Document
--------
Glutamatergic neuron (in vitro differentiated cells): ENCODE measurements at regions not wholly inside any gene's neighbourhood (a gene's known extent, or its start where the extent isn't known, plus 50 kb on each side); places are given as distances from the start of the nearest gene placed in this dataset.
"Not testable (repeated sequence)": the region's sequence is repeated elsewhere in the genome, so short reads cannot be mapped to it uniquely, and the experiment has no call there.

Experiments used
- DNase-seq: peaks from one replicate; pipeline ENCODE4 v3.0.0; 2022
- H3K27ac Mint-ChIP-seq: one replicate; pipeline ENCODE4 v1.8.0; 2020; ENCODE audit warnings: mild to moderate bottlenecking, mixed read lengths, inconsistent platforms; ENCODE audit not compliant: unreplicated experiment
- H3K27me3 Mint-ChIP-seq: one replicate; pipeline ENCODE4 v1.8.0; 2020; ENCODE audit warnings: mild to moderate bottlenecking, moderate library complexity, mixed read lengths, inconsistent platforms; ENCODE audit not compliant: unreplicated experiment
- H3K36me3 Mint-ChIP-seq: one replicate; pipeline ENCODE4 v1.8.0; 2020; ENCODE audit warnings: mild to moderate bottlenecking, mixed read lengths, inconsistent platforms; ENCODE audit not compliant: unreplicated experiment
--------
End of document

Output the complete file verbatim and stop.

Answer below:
Glutamatergic neuron (in vitro differentiated cells): ENCODE measurements at regions not wholly inside any gene's neighbourhood (a gene's known extent, or its start where the extent isn't known, plus 50 kb on each side); places are given as distances from the start of the nearest gene placed in this dataset.
"Not testable (repeated sequence)": the region's sequence is repeated elsewhere in the genome, so short reads cannot be mapped to it uniquely, and the experiment has no call there.

Experiments used
- DNase-seq: peaks from one replicate; pipeline ENCODE4 v3.0.0; 2022
- H3K27ac Mint-ChIP-seq: one replicate; pipeline ENCODE4 v1.8.0; 2020; ENCODE audit warnings: mild to moderate bottlenecking, mixed read lengths, inconsistent platforms; ENCODE audit not compliant: unreplicated experiment
- H3K27me3 Mint-ChIP-seq: one replicate; pipeline ENCODE4 v1.8.0; 2020; ENCODE audit warnings: mild to moderate bottlenecking, moderate library complexity, mixed read lengths, inconsistent platforms; ENCODE audit not compliant: unreplicated experiment
- H3K36me3 Mint-ChIP-seq: one replicate; pipeline ENCODE4 v1.8.0; 2020; ENCODE audit warnings: mild to moderate bottlenecking, mixed read lengths, inconsistent platforms; ENCODE audit not compliant: unreplicated experiment